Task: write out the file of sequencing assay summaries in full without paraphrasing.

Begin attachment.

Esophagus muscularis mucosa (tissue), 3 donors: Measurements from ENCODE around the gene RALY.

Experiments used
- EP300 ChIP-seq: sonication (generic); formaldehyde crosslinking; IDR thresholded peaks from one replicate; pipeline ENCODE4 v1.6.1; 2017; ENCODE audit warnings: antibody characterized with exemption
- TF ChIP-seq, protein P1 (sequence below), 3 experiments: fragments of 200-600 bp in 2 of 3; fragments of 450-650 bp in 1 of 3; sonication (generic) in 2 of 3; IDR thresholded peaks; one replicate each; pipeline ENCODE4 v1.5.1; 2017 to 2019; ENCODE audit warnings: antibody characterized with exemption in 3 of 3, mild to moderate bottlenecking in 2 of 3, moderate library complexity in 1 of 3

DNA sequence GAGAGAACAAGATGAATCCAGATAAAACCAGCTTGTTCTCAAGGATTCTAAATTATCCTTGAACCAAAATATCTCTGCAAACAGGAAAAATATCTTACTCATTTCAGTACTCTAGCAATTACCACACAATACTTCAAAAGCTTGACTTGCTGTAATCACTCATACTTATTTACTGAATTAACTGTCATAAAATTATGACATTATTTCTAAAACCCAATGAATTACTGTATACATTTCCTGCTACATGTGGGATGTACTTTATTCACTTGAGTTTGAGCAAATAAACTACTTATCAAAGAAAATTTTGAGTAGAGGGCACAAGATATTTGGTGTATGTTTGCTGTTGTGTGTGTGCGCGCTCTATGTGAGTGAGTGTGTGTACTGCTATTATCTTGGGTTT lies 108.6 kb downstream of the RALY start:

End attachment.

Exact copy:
Esophagus muscularis mucosa (tissue), 3 donors: Measurements from ENCODE around the gene RALY.

Experiments used
- EP300 ChIP-seq: sonication (generic); formaldehyde crosslinking; IDR thresholded peaks from one replicate; pipeline ENCODE4 v1.6.1; 2017; ENCODE audit warnings: antibody characterized with exemption
- TF ChIP-seq, protein P1 (sequence below), 3 experiments: fragments of 200-600 bp in 2 of 3; fragments of 450-650 bp in 1 of 3; sonication (generic) in 2 of 3; IDR thresholded peaks; one replicate each; pipeline ENCODE4 v1.5.1; 2017 to 2019; ENCODE audit warnings: antibody characterized with exemption in 3 of 3, mild to moderate bottlenecking in 2 of 3, moderate library complexity in 1 of 3

DNA sequence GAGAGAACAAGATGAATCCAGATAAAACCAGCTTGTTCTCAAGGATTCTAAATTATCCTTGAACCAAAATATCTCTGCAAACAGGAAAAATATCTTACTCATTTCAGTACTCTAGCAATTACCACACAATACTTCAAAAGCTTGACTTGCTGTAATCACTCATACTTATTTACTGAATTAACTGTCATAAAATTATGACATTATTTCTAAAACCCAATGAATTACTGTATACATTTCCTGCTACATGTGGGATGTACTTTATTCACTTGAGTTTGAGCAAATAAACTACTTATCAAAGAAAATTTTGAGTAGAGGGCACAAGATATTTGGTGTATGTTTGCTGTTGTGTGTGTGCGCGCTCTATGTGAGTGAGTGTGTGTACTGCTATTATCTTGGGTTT lies 108.6 kb downstream of the RALY start: